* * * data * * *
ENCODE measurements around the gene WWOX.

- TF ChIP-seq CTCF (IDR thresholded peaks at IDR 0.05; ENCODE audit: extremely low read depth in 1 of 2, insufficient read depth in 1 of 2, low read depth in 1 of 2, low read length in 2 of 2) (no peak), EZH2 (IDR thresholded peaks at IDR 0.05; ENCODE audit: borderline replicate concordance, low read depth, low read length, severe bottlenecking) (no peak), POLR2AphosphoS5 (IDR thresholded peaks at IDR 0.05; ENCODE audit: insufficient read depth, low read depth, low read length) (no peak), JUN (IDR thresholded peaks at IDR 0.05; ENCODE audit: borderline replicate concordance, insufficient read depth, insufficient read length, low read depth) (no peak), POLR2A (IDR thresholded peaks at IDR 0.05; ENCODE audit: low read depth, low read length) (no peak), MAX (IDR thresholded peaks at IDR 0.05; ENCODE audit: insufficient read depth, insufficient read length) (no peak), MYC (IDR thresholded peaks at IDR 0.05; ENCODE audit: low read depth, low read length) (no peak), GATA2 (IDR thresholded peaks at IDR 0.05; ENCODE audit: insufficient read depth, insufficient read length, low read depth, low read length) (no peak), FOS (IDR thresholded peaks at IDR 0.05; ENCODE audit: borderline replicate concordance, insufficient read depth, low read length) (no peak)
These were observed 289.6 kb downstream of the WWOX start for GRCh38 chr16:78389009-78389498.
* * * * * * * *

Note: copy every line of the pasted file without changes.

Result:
ENCODE measurements around the gene WWOX.

- TF ChIP-seq CTCF (IDR thresholded peaks at IDR 0.05; ENCODE audit: extremely low read depth in 1 of 2, insufficient read depth in 1 of 2, low read depth in 1 of 2, low read length in 2 of 2) (no peak), EZH2 (IDR thresholded peaks at IDR 0.05; ENCODE audit: borderline replicate concordance, low read depth, low read length, severe bottlenecking) (no peak), POLR2AphosphoS5 (IDR thresholded peaks at IDR 0.05; ENCODE audit: insufficient read depth, low read depth, low read length) (no peak), JUN (IDR thresholded peaks at IDR 0.05; ENCODE audit: borderline replicate concordance, insufficient read depth, insufficient read length, low read depth) (no peak), POLR2A (IDR thresholded peaks at IDR 0.05; ENCODE audit: low read depth, low read length) (no peak), MAX (IDR thresholded peaks at IDR 0.05; ENCODE audit: insufficient read depth, insufficient read length) (no peak), MYC (IDR thresholded peaks at IDR 0.05; ENCODE audit: low read depth, low read length) (no peak), GATA2 (IDR thresholded peaks at IDR 0.05; ENCODE audit: insufficient read depth, insufficient read length, low read depth, low read length) (no peak), FOS (IDR thresholded peaks at IDR 0.05; ENCODE audit: borderline replicate concordance, insufficient read depth, low read length) (no peak)
These were observed 289.6 kb downstream of the WWOX start for GRCh38 chr16:78389009-78389498.